It's difficult to say that's what they're doing.
Google offers its storage space in return for serving you ads when you use their services. And they also have access to all your data, which makes it possible for them to learn about your lifestyle and, in turn, again serve you (better targeted) ads. So they probably make some money on it. They also give you opportunity to purchase additional quantities of capacity.
Microsoft, on the other hand, bundles their One Drive with Windows purchase. So you could say that you bought the capacity when you purchased your Windows license. You could also say that this is one way for MS to keep you tied to their products, which will make you purchase another license in a few years. And, again, you can buy extra space if and when you need it.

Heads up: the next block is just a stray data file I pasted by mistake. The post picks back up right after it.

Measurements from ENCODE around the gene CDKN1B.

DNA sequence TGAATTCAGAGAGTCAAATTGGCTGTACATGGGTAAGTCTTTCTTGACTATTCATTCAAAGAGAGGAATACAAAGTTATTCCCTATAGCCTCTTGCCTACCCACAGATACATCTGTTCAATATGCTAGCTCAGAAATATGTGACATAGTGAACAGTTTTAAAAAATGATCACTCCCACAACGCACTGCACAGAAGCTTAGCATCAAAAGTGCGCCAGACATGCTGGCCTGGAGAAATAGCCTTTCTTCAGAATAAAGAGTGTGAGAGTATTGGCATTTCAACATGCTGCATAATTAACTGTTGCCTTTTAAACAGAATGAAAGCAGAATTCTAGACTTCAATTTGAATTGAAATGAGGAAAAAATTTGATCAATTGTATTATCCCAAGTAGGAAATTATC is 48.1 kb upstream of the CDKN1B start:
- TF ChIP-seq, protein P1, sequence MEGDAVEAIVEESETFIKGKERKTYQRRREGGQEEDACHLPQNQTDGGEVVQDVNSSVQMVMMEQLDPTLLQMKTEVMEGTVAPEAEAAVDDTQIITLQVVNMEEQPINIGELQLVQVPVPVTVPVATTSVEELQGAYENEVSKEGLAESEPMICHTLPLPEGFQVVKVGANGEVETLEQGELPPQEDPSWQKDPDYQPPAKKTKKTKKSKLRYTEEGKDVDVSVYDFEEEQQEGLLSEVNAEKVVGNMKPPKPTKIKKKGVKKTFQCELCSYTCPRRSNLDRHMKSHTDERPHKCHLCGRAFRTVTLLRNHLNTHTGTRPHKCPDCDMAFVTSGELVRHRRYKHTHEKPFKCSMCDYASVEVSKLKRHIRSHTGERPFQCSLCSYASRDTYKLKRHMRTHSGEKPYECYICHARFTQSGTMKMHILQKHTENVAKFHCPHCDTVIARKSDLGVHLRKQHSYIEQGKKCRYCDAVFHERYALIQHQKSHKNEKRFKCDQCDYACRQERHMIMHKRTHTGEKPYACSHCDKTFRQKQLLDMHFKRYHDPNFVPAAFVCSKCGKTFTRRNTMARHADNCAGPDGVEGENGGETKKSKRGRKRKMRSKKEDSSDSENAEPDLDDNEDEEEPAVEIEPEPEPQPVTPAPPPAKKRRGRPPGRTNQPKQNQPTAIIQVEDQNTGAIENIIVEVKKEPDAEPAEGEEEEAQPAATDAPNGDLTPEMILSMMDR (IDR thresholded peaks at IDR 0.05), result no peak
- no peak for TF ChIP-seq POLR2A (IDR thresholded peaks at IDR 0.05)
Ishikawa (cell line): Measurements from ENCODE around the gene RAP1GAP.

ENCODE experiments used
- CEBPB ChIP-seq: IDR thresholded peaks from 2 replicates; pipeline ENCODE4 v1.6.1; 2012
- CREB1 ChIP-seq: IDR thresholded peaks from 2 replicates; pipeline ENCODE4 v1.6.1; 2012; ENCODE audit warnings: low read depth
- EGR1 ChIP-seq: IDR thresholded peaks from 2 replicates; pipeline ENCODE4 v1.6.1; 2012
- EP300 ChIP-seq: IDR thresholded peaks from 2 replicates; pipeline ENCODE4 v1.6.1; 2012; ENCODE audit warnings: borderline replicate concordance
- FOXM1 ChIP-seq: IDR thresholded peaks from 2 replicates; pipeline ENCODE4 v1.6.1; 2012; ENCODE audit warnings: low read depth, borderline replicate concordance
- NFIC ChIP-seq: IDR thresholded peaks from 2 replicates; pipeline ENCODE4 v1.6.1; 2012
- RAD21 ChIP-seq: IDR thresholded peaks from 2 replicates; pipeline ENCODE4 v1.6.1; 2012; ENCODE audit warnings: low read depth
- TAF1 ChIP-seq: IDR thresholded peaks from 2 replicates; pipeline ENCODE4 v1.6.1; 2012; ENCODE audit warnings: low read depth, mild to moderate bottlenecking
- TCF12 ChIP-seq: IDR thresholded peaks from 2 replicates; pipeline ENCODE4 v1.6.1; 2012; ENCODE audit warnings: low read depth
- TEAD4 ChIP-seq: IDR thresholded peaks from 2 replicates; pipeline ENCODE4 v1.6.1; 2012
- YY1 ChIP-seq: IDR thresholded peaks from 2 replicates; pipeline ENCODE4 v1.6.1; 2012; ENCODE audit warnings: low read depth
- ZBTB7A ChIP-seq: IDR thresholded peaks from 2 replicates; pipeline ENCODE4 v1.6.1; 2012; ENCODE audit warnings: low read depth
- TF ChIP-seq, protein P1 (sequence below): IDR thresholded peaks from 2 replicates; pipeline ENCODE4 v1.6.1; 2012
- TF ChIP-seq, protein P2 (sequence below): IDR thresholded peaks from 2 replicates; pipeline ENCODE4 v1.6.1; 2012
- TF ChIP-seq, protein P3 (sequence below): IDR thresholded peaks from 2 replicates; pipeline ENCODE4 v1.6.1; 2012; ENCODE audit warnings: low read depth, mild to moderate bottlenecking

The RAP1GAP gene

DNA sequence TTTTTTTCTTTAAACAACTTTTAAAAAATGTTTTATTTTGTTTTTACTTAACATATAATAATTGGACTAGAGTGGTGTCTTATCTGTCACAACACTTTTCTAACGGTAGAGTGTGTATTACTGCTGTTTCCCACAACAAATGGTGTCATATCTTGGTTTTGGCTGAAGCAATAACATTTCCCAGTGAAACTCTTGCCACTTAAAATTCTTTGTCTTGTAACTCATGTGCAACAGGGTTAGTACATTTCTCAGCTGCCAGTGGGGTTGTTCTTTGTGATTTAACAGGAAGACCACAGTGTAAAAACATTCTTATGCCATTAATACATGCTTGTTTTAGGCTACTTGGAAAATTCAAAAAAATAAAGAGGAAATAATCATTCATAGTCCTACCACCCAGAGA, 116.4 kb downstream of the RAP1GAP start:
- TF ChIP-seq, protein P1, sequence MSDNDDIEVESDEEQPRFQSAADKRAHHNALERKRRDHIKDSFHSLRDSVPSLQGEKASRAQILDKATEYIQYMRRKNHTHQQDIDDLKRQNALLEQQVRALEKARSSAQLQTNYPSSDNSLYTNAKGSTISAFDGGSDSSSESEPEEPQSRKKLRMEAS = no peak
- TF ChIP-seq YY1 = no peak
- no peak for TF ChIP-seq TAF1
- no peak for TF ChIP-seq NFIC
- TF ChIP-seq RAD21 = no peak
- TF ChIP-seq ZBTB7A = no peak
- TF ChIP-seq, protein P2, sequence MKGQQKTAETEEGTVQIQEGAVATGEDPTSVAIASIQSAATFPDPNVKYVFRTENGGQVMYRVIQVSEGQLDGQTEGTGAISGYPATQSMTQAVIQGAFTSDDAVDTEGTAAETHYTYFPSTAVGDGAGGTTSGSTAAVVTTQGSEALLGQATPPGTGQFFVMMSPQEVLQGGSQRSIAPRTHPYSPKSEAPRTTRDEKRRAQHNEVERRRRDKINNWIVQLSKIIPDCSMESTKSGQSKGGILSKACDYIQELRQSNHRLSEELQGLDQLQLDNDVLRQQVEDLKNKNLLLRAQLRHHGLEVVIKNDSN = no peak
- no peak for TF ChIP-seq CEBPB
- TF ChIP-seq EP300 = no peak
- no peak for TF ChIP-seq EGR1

Dropbox is a standalone product. They have in the past (I don't see those offers anymore) partnered with phone vendors, to lure you in. The idea was that the convenience of having 20 or 30 GB of space (or whatever amount they "gave" you), would force you in paying them, after the honeymoon was over.
So far I haven't met a single person who did this. So they are probably doing something a bit wrong here.